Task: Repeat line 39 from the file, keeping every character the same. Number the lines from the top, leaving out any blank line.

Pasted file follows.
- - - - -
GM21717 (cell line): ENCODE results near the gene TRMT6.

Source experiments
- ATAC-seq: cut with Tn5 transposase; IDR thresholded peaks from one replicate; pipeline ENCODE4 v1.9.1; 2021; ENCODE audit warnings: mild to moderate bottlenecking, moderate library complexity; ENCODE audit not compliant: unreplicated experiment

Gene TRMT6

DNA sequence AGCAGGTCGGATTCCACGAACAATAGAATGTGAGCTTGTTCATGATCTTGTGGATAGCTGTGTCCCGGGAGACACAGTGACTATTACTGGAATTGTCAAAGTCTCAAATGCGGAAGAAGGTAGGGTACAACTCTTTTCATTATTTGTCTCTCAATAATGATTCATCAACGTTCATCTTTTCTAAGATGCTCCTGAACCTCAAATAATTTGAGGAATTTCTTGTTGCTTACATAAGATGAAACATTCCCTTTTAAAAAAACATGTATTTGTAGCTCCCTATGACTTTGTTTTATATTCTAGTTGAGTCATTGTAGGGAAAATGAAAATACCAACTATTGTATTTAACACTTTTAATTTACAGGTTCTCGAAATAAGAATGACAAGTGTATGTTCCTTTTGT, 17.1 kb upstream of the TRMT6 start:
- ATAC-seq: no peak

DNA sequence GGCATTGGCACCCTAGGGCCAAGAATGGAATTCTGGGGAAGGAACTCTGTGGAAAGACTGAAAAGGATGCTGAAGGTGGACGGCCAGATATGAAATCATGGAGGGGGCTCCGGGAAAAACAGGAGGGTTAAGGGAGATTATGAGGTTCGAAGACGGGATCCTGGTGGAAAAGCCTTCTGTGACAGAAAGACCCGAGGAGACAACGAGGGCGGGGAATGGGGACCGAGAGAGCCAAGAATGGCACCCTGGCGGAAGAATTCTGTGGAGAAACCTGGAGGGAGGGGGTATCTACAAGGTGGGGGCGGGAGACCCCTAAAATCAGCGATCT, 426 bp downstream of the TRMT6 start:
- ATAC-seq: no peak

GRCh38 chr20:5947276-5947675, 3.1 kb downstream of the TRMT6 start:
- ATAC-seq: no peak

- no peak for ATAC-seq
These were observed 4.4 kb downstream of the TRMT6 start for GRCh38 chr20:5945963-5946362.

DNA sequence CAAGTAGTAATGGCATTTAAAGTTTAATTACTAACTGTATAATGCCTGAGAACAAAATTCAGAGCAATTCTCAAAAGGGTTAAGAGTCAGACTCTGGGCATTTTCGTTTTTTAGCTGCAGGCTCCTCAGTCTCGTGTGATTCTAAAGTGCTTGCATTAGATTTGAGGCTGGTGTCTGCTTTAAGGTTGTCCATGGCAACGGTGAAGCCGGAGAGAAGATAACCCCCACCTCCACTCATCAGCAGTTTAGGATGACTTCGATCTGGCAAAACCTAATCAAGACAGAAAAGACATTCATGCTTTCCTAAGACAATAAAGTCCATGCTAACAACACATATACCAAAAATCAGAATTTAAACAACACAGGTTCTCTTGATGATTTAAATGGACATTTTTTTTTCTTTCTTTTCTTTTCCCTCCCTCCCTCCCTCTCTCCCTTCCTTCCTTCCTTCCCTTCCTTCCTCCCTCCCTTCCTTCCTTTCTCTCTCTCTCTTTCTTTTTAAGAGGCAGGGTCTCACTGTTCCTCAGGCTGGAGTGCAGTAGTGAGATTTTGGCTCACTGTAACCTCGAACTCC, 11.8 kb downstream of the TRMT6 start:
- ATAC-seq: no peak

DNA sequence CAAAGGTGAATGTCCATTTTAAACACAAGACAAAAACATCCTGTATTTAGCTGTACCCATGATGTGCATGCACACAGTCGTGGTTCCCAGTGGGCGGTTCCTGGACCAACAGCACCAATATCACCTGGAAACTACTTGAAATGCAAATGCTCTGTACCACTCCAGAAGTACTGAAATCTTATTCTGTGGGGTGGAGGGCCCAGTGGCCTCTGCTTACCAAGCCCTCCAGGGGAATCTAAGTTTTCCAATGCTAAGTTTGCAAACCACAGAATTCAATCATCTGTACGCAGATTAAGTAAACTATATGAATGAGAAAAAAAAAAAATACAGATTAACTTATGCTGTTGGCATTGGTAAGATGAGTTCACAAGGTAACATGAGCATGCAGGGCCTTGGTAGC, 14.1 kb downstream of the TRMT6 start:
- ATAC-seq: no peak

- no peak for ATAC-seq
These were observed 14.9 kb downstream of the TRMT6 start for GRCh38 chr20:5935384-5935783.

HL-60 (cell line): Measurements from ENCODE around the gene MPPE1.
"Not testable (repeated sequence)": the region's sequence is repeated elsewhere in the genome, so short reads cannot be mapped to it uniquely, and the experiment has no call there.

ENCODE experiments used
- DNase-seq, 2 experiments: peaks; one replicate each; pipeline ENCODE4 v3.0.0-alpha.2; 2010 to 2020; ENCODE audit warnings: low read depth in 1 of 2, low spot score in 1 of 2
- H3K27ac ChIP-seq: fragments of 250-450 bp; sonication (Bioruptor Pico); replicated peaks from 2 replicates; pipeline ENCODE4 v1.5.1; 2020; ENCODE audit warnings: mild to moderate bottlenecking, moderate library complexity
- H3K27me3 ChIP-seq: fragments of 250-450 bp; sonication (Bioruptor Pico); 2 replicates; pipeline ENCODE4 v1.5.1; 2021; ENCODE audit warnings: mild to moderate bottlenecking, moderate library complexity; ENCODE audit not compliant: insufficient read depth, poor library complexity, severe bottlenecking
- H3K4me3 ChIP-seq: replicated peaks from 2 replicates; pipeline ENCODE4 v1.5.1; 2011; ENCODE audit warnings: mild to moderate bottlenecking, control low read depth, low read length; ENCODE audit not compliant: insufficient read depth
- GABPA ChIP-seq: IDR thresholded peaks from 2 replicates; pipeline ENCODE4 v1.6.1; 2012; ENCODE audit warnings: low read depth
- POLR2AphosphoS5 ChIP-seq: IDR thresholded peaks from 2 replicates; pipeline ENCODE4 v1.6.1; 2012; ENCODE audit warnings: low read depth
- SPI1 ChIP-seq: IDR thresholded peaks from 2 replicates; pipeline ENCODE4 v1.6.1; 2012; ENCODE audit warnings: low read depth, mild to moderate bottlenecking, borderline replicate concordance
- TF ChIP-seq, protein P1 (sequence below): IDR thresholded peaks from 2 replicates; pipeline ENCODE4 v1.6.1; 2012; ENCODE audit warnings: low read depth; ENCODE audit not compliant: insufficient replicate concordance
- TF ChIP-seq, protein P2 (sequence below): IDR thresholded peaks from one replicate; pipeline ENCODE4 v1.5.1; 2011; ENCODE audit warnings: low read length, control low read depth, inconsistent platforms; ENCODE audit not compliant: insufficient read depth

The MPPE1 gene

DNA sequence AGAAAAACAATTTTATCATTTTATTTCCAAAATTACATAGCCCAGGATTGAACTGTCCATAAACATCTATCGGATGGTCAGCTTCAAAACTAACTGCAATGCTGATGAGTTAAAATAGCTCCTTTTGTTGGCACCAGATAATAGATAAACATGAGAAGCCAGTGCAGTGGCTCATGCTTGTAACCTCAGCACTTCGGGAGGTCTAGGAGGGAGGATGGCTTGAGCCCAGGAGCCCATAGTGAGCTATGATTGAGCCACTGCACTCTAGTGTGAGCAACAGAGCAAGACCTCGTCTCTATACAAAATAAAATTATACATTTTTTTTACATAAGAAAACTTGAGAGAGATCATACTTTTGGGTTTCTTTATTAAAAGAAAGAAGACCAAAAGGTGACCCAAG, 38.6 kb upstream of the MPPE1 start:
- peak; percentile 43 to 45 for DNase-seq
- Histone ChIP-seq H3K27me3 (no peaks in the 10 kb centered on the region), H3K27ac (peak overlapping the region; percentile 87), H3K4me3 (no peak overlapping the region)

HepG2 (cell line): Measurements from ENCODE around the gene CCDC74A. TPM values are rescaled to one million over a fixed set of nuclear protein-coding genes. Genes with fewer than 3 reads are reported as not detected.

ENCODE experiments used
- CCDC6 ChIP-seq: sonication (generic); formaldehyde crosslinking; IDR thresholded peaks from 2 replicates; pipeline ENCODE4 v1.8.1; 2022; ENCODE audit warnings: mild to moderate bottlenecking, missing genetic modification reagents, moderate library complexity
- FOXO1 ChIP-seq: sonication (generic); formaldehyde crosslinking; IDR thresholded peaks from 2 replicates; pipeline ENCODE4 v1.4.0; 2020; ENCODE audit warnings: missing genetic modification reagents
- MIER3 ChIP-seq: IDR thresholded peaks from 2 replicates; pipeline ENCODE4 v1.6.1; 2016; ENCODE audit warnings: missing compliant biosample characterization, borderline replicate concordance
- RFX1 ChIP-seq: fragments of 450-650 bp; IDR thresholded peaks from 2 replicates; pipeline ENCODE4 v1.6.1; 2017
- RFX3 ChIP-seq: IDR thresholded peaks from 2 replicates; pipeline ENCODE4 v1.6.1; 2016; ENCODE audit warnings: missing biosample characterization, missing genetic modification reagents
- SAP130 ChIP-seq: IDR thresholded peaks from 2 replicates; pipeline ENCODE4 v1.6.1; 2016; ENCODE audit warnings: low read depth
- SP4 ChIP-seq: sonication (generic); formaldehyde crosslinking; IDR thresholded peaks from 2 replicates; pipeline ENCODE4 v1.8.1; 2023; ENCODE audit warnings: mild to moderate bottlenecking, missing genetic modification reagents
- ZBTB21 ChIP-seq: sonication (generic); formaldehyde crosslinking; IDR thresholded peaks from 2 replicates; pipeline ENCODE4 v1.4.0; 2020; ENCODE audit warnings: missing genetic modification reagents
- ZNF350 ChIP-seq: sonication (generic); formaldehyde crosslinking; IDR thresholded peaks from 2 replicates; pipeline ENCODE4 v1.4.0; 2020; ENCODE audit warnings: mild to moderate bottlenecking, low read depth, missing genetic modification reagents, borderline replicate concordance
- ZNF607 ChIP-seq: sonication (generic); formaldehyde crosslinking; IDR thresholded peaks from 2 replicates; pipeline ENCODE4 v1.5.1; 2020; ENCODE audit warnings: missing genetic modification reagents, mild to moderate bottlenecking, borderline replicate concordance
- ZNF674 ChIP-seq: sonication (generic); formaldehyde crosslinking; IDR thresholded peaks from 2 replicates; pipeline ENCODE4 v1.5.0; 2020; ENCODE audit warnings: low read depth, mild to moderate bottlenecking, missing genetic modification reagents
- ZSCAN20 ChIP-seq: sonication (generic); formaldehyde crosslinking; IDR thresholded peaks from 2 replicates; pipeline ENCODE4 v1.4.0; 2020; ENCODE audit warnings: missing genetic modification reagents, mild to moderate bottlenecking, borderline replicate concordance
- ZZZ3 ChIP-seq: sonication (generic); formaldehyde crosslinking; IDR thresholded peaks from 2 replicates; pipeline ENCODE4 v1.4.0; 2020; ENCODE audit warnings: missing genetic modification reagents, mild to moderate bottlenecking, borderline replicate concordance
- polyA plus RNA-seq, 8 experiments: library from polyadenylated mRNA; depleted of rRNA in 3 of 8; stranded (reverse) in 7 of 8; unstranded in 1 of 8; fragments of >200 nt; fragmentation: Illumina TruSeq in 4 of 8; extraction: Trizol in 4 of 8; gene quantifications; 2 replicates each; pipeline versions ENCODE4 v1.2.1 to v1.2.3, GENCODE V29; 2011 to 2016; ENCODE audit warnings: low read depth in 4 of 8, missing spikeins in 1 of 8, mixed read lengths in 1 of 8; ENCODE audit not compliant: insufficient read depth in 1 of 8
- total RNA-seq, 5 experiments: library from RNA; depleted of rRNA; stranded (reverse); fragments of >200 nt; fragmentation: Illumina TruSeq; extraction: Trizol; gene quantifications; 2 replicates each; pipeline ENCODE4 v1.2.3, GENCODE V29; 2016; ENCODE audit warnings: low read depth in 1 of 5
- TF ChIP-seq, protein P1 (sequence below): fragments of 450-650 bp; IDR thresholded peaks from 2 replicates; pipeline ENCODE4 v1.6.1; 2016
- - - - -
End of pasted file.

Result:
- MIER3 ChIP-seq: IDR thresholded peaks from 2 replicates; pipeline ENCODE4 v1.6.1; 2016; ENCODE audit warnings: missing compliant biosample characterization, borderline replicate concordance